The Conquest of Cochise (1953) Columbia Pictures / P: Sam Katzman / AP: Herbert B. Leonard / D: William Castle / W: Arthur Lewis, DeVallon Scott / C: Henry Freulich / E: Al Clark / M: Mischa Bakaleinikoff / S: John Hodiak, Robert Stack, Joy Page, Rico Alaniz, Edward Colmans

The Tall Lie a/k/a For Men Only (1953) H-N Productions :: Lippert Pictures / P: Paul Henreid, Edward Nassour / D: Paul Henreid / W: Herbert H. Margolis, Lou Morheim / C: Paul Ivano / E: Sherman A. Rose / M: Hoyt Curtin / S: Paul Henreid, Kathleen Hughes, Vera Miles, Margaret Field, Robert Sherman, Russell Johnson

The William Castle Blogathon :: Deceitful! Desirable! Deadly! See Her Conquer the Man Who Conquered the World! (November, 1953)

Posted in 1950-1959, Movie Ads with tags on July 30, 2013 by WB Kelso

 

 

 

 

 
And here we have Serpent of the Nile, Castle and Katzman’s z-budget take on the tale of Anthony and Cleopatra, with Raymond Burr and Rhonda Fleming subbing in for Richard Burton and Liz Taylor. Shot on the still standing sets of Salome, with dubious matte shots galore, as the rumor goes. “2 Years in the Talking. 12 Days in the Shooting.” Would love to see it based on what few YouTube clips I’ve found.
 
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This re-post is part of Goregirl’s Dungeon and The Last Drive-In’s The William Castle Blogathan, a week long tribute to the King of Schlock. Follow the linkage, Boils & Ghouls. It’s gonna be a great week. And stick around, as we’ll be showcasing Castle’s film career from its fairly normal beginnings through it psychotronic glory days. Stay tuned!

The Nebraskan (1953) Columbia Pictures / P: Wallace MacDonald / D: Fred F. Sears / W: David Lang, Martin Berkeley / C: Henry Freulich / E: Al Clark, James Sweeney / M: Ross DiMaggio / S: Philip Carey, Roberta Haynes, Wallace Ford, Richard Webb, Lee Van Cleef, Jay Silverheels

Serpent of the Nile (1953) Columbia Pictures / P: Sam Katzman / D: William Castle / W: Robert E. Kent / C: Henry Freulich / E: Gene Havlick / M: Mischa Bakaleinikoff / S: Rhonda Fleming, William Lundigan, Raymond Burr, Jean Byron, Michael Ansara

The William Castle Blogathon :: Feel Every Thrill of the Blazing Battle and Savage Siege! (August, 1953)

Posted in 1950-1959, Movie Ads with tags on July 30, 2013 by WB Kelso

 

 

 

 

 

 
After taking a brief hiatus from Columbia for a string of film noir pot-boilers at Universal International (– films that, alas, I have no ads for yet … stress on the yet), William Castle migrated back and started a five year (and nearly a dozen picture) odyssey under the tutelage of producer and notorious industry cheapskate, Sam Katzman, beginning right here with Fort Ti. E’yup. A few years before he started insuring audiences, wiring up seats, and floated skeletons over audiences, this marked Castle’s first official foray into gimmick film-making. Though technically a western, I suppose, Castle’s little adventure into the Third Dimension actually takes place during the French and Indian War, where Roger’s Rangers come to the aid of the British outpost at Fort Ticonderoga, currently on the verge of being overrun by said hostile parties. And just like with his later product, Castle doesn’t cheat the audience, exploiting the stereoscopic process for all it was worth.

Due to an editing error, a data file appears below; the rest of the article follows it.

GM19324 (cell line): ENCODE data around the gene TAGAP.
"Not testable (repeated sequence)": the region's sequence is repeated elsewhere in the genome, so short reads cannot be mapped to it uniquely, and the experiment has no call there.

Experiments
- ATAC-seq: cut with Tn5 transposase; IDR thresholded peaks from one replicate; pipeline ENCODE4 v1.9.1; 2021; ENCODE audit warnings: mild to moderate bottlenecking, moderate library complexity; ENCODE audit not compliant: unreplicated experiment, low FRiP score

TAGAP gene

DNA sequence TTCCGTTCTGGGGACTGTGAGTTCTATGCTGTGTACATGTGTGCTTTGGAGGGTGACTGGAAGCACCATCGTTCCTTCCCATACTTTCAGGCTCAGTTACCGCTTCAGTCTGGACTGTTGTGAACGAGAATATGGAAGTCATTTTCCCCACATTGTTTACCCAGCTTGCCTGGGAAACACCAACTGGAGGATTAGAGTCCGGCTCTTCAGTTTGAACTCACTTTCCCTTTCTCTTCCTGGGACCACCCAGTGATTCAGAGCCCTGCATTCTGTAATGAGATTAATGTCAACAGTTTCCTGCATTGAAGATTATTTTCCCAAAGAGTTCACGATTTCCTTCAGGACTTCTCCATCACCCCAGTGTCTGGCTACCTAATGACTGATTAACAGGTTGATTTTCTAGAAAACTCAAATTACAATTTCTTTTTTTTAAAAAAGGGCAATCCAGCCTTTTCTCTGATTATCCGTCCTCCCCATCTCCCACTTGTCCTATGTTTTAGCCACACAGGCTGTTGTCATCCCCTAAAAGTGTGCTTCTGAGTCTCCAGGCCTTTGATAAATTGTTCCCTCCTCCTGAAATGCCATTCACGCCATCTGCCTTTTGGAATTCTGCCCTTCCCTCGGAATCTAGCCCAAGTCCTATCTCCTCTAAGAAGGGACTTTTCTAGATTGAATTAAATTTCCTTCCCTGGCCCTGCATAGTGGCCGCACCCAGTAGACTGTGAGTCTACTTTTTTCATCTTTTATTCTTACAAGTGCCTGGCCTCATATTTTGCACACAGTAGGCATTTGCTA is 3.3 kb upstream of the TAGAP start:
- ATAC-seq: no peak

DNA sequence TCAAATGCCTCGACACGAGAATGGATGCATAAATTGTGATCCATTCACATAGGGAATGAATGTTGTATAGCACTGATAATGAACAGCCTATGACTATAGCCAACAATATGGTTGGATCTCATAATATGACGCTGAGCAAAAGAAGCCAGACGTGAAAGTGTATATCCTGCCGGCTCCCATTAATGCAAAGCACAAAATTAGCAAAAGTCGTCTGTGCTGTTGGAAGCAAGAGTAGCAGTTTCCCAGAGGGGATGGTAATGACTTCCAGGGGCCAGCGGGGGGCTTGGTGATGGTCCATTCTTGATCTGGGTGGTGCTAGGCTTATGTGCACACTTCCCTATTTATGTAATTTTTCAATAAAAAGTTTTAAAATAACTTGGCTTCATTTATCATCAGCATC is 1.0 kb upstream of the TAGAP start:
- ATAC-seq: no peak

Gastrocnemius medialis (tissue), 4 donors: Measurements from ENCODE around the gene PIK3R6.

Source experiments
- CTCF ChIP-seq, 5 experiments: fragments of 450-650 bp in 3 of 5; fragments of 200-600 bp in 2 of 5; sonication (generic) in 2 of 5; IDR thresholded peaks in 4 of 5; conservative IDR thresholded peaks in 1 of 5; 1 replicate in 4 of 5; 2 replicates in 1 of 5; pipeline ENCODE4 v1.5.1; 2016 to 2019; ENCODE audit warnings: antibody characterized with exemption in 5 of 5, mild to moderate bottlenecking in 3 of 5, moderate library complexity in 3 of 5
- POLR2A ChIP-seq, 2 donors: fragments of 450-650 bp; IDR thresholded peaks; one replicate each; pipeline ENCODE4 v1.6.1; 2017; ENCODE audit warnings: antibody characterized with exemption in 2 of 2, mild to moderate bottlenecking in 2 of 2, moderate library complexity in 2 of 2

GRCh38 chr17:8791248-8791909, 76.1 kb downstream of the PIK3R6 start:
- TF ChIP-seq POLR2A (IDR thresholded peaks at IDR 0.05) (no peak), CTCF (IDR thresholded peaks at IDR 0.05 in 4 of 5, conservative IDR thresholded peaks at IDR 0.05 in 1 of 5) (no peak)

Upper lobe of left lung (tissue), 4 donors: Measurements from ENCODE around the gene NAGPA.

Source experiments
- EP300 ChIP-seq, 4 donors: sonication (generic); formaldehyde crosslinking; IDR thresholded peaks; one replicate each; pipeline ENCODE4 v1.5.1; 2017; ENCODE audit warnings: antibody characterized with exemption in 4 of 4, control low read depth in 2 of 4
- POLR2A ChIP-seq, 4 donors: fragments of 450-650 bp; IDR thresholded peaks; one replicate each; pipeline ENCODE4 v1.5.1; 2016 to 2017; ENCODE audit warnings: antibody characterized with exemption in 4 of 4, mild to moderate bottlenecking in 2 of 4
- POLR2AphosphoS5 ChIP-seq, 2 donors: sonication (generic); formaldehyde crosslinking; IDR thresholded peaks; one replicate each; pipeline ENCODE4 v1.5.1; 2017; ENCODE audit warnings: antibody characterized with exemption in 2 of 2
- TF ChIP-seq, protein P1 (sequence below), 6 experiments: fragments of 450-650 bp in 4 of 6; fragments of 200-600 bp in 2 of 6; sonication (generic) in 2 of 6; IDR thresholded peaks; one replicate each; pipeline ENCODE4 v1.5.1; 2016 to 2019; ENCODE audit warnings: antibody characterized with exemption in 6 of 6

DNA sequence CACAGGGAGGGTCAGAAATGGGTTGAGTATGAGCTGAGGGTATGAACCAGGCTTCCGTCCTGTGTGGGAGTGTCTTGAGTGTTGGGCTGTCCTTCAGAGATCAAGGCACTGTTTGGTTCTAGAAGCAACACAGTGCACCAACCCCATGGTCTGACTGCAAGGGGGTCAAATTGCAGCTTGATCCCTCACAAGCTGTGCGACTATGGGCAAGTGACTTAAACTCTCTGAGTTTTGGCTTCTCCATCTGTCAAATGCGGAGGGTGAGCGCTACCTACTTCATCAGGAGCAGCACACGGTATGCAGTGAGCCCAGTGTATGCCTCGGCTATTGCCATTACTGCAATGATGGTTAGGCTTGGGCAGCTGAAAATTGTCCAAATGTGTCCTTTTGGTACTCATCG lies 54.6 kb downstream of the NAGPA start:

blogathontingler
 
This re-post is part of Goregirl’s Dungeon and The Last Drive-In’s The William Castle Blogathan, a week long tribute to the King of Schlock. Follow the linkage, Boils & Ghouls. It’s gonna be a great week. And stick around, as we’ll be showcasing Castle’s film career from its fairly normal beginnings through it psychotronic glory days. Stay tuned!

Fort Ti (1953) Esskay Pictures Corporation :: Columbia Pictures / P: Sam Katzman / D: William Castle / W: Robert E. Kent / C: Lester White, Lothrop B. Worth / E: William A. Lyon / M: Ross DiMaggio / S: George Montgomery, Joan Vohs, Irving Bacon, James Seay, Phyllis Fowler

Pardon My Backfire (1953) Columbia Pictures / P: Jules White / D: Jules White / W: Felix Adler / C: Henry Freulich / E: Edwin H. Bryant / S: Moe Howard, Larry Fine, Shemp Howard, Benny Rubin, Frank Sully